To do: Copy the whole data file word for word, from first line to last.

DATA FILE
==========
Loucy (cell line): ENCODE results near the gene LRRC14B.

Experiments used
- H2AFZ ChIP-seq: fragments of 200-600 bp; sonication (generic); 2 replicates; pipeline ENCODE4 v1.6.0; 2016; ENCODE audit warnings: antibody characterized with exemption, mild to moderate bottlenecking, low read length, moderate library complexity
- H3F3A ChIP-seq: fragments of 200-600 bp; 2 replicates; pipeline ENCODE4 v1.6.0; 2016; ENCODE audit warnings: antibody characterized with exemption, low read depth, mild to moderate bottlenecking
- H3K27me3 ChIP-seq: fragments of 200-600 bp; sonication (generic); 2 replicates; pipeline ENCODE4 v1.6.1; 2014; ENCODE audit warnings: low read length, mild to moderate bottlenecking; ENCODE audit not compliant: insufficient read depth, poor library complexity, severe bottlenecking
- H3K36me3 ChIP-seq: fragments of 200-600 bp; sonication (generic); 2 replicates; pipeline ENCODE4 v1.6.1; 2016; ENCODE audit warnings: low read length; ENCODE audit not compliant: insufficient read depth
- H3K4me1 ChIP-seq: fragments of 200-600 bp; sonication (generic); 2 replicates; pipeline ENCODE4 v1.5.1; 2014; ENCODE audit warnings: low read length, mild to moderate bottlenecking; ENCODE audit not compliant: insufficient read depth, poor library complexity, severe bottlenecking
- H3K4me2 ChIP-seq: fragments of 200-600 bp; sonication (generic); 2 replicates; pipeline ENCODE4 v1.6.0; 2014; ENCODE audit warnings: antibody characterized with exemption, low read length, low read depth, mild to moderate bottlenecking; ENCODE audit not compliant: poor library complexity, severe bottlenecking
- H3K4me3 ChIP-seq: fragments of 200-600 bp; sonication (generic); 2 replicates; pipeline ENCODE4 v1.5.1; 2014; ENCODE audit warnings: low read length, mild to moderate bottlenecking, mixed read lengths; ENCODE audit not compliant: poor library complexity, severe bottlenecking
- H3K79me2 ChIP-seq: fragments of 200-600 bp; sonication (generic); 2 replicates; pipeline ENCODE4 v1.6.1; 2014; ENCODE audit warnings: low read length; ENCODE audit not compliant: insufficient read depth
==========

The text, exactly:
Loucy (cell line): ENCODE results near the gene LRRC14B.

Experiments used
- H2AFZ ChIP-seq: fragments of 200-600 bp; sonication (generic); 2 replicates; pipeline ENCODE4 v1.6.0; 2016; ENCODE audit warnings: antibody characterized with exemption, mild to moderate bottlenecking, low read length, moderate library complexity
- H3F3A ChIP-seq: fragments of 200-600 bp; 2 replicates; pipeline ENCODE4 v1.6.0; 2016; ENCODE audit warnings: antibody characterized with exemption, low read depth, mild to moderate bottlenecking
- H3K27me3 ChIP-seq: fragments of 200-600 bp; sonication (generic); 2 replicates; pipeline ENCODE4 v1.6.1; 2014; ENCODE audit warnings: low read length, mild to moderate bottlenecking; ENCODE audit not compliant: insufficient read depth, poor library complexity, severe bottlenecking
- H3K36me3 ChIP-seq: fragments of 200-600 bp; sonication (generic); 2 replicates; pipeline ENCODE4 v1.6.1; 2016; ENCODE audit warnings: low read length; ENCODE audit not compliant: insufficient read depth
- H3K4me1 ChIP-seq: fragments of 200-600 bp; sonication (generic); 2 replicates; pipeline ENCODE4 v1.5.1; 2014; ENCODE audit warnings: low read length, mild to moderate bottlenecking; ENCODE audit not compliant: insufficient read depth, poor library complexity, severe bottlenecking
- H3K4me2 ChIP-seq: fragments of 200-600 bp; sonication (generic); 2 replicates; pipeline ENCODE4 v1.6.0; 2014; ENCODE audit warnings: antibody characterized with exemption, low read length, low read depth, mild to moderate bottlenecking; ENCODE audit not compliant: poor library complexity, severe bottlenecking
- H3K4me3 ChIP-seq: fragments of 200-600 bp; sonication (generic); 2 replicates; pipeline ENCODE4 v1.5.1; 2014; ENCODE audit warnings: low read length, mild to moderate bottlenecking, mixed read lengths; ENCODE audit not compliant: poor library complexity, severe bottlenecking
- H3K79me2 ChIP-seq: fragments of 200-600 bp; sonication (generic); 2 replicates; pipeline ENCODE4 v1.6.1; 2014; ENCODE audit warnings: low read length; ENCODE audit not compliant: insufficient read depth